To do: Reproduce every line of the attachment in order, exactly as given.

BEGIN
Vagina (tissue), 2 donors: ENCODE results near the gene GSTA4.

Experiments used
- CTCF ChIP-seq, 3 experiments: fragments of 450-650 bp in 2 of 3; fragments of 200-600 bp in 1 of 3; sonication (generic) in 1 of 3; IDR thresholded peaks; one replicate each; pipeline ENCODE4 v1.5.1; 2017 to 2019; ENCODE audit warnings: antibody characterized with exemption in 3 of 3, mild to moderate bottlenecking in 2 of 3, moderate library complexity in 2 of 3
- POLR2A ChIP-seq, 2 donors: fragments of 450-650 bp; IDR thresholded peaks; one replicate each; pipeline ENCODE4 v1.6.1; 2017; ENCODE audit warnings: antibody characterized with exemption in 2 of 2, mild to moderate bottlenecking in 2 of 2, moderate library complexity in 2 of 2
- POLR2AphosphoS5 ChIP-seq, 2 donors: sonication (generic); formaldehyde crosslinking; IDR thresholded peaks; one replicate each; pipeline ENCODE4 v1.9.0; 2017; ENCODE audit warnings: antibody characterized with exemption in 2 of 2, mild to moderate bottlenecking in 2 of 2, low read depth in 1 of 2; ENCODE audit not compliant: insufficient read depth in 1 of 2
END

Vagina (tissue), 2 donors: ENCODE results near the gene GSTA4.

Experiments used
- CTCF ChIP-seq, 3 experiments: fragments of 450-650 bp in 2 of 3; fragments of 200-600 bp in 1 of 3; sonication (generic) in 1 of 3; IDR thresholded peaks; one replicate each; pipeline ENCODE4 v1.5.1; 2017 to 2019; ENCODE audit warnings: antibody characterized with exemption in 3 of 3, mild to moderate bottlenecking in 2 of 3, moderate library complexity in 2 of 3
- POLR2A ChIP-seq, 2 donors: fragments of 450-650 bp; IDR thresholded peaks; one replicate each; pipeline ENCODE4 v1.6.1; 2017; ENCODE audit warnings: antibody characterized with exemption in 2 of 2, mild to moderate bottlenecking in 2 of 2, moderate library complexity in 2 of 2
- POLR2AphosphoS5 ChIP-seq, 2 donors: sonication (generic); formaldehyde crosslinking; IDR thresholded peaks; one replicate each; pipeline ENCODE4 v1.9.0; 2017; ENCODE audit warnings: antibody characterized with exemption in 2 of 2, mild to moderate bottlenecking in 2 of 2, low read depth in 1 of 2; ENCODE audit not compliant: insufficient read depth in 1 of 2